Portraits of CRC women: Delphine Garnier, teacher-researcher


To celebrate International Day of Women and Girls in Science, each day of the week CRC presents a portrait of one of its women in science.

Delphine Garnier, 42, is a lecturer at Sorbonne University. She divides her time between teaching and research in the team Drug resistance in hematological malignancies (DRIHM).

  • What is your research topic?

I’m trying to understand the role of secreted vesicles in the tumor environment, how they modify the metabolism of chronic lymphocytic leukemia cells, and impact their proliferation and dissemination.

  • How would you describe your job?

My time is divided roughly equally between the laboratory, where I lead a research project on Chronic Lymphocytic Leukemia, and the university, where I teach biology to undergraduate and graduate students. It’s a very rich job, thanks to the diversity of exchanges with students, researchers, technical staff and MD from the team. There’s never a dull moment!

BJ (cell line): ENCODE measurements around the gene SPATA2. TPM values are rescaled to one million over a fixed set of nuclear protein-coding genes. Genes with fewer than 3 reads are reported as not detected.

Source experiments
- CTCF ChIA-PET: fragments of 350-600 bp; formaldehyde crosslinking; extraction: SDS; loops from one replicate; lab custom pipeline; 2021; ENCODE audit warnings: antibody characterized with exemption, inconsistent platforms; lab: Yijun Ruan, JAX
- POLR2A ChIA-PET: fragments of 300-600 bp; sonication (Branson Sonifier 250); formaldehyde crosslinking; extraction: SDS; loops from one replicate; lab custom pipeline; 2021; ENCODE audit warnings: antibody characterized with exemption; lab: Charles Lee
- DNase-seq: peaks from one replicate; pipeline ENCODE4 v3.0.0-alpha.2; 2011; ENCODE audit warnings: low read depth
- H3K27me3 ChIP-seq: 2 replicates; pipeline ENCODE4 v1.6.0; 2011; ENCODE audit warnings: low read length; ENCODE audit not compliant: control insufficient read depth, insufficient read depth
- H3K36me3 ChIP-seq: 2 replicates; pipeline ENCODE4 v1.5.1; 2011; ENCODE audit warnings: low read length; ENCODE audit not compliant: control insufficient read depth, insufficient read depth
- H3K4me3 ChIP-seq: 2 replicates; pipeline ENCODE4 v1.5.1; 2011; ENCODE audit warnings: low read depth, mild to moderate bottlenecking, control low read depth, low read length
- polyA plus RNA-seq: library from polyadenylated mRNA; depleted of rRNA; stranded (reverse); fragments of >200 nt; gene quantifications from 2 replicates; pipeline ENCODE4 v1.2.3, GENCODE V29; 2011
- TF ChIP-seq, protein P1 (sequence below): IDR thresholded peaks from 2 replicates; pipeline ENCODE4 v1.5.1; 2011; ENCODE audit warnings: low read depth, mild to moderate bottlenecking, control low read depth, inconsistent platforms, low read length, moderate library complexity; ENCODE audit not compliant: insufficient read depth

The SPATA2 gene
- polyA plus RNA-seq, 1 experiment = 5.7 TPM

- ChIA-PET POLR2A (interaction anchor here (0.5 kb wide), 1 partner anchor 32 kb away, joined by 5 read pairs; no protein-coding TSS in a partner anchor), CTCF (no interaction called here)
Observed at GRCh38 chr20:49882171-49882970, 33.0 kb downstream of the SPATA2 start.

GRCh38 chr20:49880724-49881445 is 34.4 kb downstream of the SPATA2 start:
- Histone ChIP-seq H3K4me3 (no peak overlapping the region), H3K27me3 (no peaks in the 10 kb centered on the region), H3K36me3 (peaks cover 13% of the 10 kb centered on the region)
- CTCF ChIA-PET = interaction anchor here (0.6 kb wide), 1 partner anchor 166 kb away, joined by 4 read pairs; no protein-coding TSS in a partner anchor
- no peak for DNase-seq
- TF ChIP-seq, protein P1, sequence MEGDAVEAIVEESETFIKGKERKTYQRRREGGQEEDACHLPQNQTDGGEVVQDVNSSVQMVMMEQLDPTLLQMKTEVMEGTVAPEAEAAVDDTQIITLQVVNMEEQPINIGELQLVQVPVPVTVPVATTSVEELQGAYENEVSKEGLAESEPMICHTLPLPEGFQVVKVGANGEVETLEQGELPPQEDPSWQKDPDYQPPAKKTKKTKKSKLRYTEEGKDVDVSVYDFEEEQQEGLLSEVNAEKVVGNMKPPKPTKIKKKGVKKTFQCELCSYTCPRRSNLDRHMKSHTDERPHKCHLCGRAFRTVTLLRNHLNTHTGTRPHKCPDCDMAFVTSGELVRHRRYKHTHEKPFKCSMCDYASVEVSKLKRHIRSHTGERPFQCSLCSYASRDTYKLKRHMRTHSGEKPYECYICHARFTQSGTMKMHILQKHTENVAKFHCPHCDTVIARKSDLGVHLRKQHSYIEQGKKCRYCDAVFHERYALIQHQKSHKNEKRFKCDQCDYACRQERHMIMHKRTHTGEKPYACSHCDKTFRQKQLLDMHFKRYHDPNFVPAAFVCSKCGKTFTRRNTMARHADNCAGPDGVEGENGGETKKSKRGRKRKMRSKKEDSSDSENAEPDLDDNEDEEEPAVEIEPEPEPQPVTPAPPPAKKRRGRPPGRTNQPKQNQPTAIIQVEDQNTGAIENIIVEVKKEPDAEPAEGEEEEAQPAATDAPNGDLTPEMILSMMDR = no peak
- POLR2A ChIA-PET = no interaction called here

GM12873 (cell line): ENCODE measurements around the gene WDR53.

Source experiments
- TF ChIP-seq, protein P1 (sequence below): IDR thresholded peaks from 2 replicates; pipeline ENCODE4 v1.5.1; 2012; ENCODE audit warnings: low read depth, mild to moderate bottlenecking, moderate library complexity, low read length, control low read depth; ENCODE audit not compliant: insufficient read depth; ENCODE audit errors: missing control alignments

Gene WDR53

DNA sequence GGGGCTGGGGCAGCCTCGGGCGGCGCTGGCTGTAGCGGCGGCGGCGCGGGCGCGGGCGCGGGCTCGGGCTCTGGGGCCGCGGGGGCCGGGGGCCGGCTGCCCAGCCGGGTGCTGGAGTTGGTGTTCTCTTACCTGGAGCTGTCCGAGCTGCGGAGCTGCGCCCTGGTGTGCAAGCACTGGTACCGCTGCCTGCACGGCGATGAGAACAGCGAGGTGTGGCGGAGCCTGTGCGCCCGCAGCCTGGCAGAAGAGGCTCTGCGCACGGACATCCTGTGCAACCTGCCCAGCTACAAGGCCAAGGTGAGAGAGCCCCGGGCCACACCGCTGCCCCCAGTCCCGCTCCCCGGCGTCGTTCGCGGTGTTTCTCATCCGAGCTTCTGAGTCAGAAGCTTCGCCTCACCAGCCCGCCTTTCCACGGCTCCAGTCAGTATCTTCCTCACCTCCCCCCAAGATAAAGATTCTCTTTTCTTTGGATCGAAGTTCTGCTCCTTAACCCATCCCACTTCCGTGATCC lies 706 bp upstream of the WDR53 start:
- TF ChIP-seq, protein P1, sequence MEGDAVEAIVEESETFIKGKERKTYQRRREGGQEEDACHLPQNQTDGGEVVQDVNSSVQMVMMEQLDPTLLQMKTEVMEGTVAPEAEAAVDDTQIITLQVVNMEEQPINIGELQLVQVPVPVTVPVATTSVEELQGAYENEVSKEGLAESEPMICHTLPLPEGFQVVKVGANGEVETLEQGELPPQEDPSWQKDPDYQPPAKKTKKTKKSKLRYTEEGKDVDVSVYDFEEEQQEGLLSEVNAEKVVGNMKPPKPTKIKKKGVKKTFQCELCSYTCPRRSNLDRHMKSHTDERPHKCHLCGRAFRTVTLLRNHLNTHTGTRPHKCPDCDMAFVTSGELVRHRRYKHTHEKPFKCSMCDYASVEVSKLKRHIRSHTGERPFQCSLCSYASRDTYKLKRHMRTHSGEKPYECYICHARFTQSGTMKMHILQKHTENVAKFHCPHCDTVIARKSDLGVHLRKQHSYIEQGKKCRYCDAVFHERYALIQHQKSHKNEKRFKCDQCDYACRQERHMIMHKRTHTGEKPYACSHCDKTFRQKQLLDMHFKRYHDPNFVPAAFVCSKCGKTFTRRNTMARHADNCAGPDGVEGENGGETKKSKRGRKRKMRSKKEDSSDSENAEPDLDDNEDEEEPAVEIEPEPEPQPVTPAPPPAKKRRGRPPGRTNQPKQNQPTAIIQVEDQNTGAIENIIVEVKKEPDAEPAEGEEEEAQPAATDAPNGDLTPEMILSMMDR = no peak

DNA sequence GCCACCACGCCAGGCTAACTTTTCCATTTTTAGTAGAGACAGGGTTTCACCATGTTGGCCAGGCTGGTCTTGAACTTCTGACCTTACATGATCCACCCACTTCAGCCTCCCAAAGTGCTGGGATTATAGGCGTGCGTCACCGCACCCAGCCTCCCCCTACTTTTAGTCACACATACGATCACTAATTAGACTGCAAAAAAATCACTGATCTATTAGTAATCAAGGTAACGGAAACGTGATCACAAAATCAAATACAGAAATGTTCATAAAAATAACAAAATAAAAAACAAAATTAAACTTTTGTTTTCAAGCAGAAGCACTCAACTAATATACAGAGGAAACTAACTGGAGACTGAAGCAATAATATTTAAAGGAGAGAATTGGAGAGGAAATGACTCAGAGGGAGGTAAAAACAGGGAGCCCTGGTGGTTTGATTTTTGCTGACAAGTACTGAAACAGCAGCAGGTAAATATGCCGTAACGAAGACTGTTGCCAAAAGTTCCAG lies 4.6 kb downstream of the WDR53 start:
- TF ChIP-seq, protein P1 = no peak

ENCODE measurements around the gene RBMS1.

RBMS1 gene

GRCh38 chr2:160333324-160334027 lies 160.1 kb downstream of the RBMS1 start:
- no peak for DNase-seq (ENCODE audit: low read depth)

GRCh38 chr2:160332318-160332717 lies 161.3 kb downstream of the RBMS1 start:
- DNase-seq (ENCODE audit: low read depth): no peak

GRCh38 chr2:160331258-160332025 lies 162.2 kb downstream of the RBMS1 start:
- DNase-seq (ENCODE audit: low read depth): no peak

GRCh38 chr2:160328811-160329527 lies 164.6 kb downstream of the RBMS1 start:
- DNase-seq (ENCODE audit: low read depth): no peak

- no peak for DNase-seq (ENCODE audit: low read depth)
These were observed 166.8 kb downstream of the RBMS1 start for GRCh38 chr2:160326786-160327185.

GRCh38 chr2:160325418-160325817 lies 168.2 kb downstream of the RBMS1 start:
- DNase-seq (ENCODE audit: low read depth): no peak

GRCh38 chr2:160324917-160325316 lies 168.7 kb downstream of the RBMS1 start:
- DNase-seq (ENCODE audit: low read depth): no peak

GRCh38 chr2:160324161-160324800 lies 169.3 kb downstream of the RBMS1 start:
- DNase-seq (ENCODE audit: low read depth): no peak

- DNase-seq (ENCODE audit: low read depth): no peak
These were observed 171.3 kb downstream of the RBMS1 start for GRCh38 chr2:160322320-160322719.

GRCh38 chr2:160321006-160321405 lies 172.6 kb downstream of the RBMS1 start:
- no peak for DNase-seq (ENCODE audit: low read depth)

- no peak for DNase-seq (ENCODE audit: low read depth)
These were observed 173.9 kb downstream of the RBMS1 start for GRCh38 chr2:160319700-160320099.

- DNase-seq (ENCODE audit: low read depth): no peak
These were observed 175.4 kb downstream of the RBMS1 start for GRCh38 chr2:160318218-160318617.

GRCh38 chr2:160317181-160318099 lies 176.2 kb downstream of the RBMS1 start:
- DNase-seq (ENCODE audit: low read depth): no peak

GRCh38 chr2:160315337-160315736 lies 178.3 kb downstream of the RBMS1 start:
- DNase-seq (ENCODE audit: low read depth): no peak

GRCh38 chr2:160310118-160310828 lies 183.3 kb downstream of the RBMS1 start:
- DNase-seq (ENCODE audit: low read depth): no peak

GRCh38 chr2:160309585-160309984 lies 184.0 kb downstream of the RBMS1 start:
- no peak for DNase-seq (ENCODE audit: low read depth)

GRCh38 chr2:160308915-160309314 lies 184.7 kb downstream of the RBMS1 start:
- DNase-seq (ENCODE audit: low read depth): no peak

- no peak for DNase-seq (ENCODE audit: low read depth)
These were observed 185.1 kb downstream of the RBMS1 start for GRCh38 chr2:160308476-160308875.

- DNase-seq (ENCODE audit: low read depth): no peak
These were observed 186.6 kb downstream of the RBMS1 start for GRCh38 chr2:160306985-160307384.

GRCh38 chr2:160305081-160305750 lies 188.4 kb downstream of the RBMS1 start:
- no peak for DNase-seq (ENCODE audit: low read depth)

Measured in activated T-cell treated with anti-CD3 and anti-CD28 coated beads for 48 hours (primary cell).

• Is there a woman scientist who has inspired you?

Not one woman in particular, but clearly several of the women scientists I’ve met along the way have inspired me, each for different reasons (courage, creativity, dedication to their profession, leadership…) and have helped me build myself as a woman scientist.

  • Is there anything you’d like to talk about as a woman in science?

Personally, I don’t feel I’ve been treated any differently from a man. But it’s clear that the place of women has evolved since the start of my career. Back then, the teams were overwhelmingly, if not exclusively, run by men. Today, at CRC, 50% of the teams are headed by women, and the center’s director is a woman.

  • A key word in the context of Women in Science Day?

I’d say “Passion”… Living one’s profession with passion often gives one the strength to overcome hardships and fight against inequalities of any kind.